Generate
candidates

–     
Step
1: self-joining Lk

–     
Step
2: pruning

•      
Count
supports of candidates

•      
Example
of Candidate-generation

–     
L3={abc,
abd, acd, ace, bcd}

–     
Self-joining:
L3*L3

•      
abcd from abc
and abd

•      
acde from acd
and ace

–     
Pruning:

•      
acde is
removed because ade is not in L3

–     
C4={abcd}

                                                                                                                                                          

BOTTLE NECK OF APRIORI

•      
Challenges

–     
Multiple
scans of transaction database

–     
Huge
number of candidates

–     
Tedious
workload of support counting for candidates

•      
Improving
Apriori: general ideas

–     
Reduce
passes of transaction database scans

–     
Shrink
number of candidates

–     
Facilitate
support counting of candidates

Possible ways of improving performance of the
algorithms

•      
Implementation
techniques

–         
Use
of good data structures

–         
Fast
implementation of basic operations

•      
Algorithm
improvement

–         
Finding
algorithms that are more efficient

•      
Use
of parallel processing

•      
Sampling
the transaction databases

Interactive Discovery

In ARM, the user plays an important role in the
process

•      
The
user is responsible for setting the initial minimum support and confidence
thresholds

•      
During
the discovery, the user may decide to further fine-tune the thresholds

•      
The
user can specify what items are to appear on either or both sides of the resulting
rules. (for different purposes)

(e.g.) 
{X} -> {nappies}  or {nappies}
-> {X}  or {Bear} -> {nappies}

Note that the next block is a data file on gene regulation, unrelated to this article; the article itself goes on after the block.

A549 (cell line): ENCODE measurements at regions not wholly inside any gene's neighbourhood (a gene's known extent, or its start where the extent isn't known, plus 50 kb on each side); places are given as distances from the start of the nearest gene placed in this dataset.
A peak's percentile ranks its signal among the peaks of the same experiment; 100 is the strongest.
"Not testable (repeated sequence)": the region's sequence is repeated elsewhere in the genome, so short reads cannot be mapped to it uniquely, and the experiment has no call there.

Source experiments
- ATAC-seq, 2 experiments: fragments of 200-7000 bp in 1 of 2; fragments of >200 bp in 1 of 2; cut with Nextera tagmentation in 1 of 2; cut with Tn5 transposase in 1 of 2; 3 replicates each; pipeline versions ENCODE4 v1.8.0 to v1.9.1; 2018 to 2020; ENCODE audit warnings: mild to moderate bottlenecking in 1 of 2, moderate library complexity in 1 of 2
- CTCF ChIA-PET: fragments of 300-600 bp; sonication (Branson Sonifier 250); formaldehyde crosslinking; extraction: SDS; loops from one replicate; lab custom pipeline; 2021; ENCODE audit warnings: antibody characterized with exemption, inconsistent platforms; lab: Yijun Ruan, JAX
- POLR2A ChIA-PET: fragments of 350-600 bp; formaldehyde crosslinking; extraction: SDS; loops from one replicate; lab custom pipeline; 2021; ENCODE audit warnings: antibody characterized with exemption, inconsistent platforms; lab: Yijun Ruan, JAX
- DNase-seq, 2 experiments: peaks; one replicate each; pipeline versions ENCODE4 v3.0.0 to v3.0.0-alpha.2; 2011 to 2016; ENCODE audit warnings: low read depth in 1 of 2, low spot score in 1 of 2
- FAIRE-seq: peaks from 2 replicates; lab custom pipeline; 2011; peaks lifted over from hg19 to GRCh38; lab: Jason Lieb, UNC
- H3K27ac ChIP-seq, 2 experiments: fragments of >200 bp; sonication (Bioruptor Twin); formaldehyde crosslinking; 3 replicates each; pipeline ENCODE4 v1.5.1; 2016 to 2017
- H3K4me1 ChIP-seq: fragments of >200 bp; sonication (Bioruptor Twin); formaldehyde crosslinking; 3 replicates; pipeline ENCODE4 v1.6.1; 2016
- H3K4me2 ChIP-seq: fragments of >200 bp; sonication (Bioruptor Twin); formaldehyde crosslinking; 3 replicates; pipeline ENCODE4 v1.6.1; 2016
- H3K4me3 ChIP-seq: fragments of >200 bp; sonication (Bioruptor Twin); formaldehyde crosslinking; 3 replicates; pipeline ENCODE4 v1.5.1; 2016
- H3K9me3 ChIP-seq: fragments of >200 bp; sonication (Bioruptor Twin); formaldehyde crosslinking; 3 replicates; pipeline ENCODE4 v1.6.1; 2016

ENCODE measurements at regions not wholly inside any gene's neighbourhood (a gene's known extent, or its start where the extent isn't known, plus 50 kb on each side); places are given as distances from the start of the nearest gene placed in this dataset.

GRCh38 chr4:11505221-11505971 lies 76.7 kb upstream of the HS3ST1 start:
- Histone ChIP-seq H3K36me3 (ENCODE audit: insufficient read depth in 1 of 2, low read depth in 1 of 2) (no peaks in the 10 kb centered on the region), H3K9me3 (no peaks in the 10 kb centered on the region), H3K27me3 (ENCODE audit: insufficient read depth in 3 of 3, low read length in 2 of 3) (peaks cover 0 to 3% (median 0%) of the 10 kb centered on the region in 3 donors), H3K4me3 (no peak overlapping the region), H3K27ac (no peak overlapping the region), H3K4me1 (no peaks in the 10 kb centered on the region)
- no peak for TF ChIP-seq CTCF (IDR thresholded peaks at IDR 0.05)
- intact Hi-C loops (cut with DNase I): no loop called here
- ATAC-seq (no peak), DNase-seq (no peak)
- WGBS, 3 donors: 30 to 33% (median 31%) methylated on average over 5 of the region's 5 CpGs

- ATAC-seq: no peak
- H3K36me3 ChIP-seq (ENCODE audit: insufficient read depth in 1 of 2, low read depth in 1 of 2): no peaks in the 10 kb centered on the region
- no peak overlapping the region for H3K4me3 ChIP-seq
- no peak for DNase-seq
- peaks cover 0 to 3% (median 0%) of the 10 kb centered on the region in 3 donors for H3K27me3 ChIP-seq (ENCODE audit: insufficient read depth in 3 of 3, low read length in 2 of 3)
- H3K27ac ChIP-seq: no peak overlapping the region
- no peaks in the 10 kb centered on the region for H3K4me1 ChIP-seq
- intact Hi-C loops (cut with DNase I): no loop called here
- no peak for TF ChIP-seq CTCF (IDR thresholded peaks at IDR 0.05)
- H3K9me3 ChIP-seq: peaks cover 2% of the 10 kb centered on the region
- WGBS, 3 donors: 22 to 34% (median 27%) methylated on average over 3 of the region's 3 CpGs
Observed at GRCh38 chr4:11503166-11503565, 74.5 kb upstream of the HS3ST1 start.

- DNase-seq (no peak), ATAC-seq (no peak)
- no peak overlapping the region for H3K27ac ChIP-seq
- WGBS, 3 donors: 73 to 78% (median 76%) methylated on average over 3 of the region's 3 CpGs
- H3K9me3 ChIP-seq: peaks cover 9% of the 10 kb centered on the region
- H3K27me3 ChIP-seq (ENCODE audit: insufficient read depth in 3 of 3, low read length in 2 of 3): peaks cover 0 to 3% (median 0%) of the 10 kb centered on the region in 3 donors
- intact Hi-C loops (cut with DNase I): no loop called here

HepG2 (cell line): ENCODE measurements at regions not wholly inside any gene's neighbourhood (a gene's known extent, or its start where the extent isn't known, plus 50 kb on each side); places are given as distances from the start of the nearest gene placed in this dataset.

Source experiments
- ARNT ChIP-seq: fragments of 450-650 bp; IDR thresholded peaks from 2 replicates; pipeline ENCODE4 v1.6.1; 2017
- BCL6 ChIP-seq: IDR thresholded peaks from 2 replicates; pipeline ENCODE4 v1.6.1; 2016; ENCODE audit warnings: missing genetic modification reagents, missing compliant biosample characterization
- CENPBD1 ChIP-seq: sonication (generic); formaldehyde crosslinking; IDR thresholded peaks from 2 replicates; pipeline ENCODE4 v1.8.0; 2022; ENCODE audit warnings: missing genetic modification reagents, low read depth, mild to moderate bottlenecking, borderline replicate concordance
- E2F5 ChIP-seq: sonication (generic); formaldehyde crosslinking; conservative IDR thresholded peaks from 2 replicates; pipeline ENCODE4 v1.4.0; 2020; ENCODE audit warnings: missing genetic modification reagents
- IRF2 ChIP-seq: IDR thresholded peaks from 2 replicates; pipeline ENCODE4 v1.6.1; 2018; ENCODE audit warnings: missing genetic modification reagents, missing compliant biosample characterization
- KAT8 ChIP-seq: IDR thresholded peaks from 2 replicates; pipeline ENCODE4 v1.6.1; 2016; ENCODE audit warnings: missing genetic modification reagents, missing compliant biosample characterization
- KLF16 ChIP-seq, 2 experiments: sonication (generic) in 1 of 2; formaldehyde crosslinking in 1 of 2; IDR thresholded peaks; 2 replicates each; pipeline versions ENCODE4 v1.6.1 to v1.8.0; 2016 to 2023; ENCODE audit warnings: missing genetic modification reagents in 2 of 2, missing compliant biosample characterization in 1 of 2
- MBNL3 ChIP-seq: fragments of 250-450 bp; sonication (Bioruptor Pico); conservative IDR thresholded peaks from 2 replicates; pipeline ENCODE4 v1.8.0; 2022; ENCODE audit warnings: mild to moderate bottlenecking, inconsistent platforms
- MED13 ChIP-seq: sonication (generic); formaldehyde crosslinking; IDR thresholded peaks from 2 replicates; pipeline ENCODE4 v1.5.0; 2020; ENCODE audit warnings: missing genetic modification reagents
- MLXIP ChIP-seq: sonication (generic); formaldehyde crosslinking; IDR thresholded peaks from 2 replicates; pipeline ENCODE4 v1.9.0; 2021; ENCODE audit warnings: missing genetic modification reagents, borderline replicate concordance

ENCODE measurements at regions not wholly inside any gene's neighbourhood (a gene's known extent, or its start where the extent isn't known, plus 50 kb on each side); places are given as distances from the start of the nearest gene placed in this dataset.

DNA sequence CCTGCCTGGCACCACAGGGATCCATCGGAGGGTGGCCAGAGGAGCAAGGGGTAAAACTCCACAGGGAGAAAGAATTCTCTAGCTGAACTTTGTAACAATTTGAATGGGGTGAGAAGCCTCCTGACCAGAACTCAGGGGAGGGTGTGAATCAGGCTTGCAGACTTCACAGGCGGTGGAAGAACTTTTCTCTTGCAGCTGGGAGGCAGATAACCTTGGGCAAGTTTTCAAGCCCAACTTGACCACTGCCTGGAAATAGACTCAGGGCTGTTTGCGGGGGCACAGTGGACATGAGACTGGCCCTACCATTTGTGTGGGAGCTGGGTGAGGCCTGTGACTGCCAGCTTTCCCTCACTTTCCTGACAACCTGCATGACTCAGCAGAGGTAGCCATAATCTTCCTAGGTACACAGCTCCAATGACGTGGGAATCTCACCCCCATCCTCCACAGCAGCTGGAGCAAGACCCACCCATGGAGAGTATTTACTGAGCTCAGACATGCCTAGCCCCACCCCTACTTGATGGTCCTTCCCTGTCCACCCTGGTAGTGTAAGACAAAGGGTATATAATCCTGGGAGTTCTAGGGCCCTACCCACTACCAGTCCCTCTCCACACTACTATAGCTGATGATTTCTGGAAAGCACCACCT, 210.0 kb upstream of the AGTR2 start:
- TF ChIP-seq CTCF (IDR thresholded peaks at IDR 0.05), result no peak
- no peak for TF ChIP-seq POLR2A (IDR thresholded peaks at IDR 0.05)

•      
The
user can exploit a category hierarchy of some kind among items.

(e.g.) Instead of “Bread à Coke”, “Bakery products” ->
“Soft drinks”

 

Measures of Interestingness

•      
play basketball  Þ eat cereal 40%, 66.7%  is misleading

–     
The
overall % of students eating cereal is 75% > 66.7%.

•      
play basketball  Þ not eat cereal 20%, 33.3%
is more accurate, although with lower support and confidence

•      
Another
measure of interestingness:  lift

Basketball

Not basketball

Sum (row)

Cereal

2000

1750

3750

Not cereal

1000

250

1250

Sum(col.)

3000

2000

5000

 

                      

 

 

                                                                                                                                             

 

                                              

3.) Algorithms:

                   

The problem of discovering the association
rules can be differentiated in three rules

1.)    Find
all the set of items who has more support than the usual minimum support of the
user specified which are called the frequent item sets.

2.)     Use the frequent item sets to generate the
association rules. The general idea says that if AB and ABCD are frequent item
sets then we find whether the rule AB=> CD holds by computing the ratio
conf=support(ABCD)/support(AB). If conf > minconf then the rule holds.

3.)    Prune
all uninteresting items from this set.

Consider a problem where a
transaction T supports an Item set X. If we check the raw transaction we need
to check about the each item whether x belongs to X where x or some descendant
of x is present in the transaction. The task becomes easy if we add all the
ancestors of T to T let’s call it as extended transaction T’. Now then T
supports X when only X is a superset of T’. A straight forward way to find
generalised association rules is to implement the rules itself on the available
algorithms.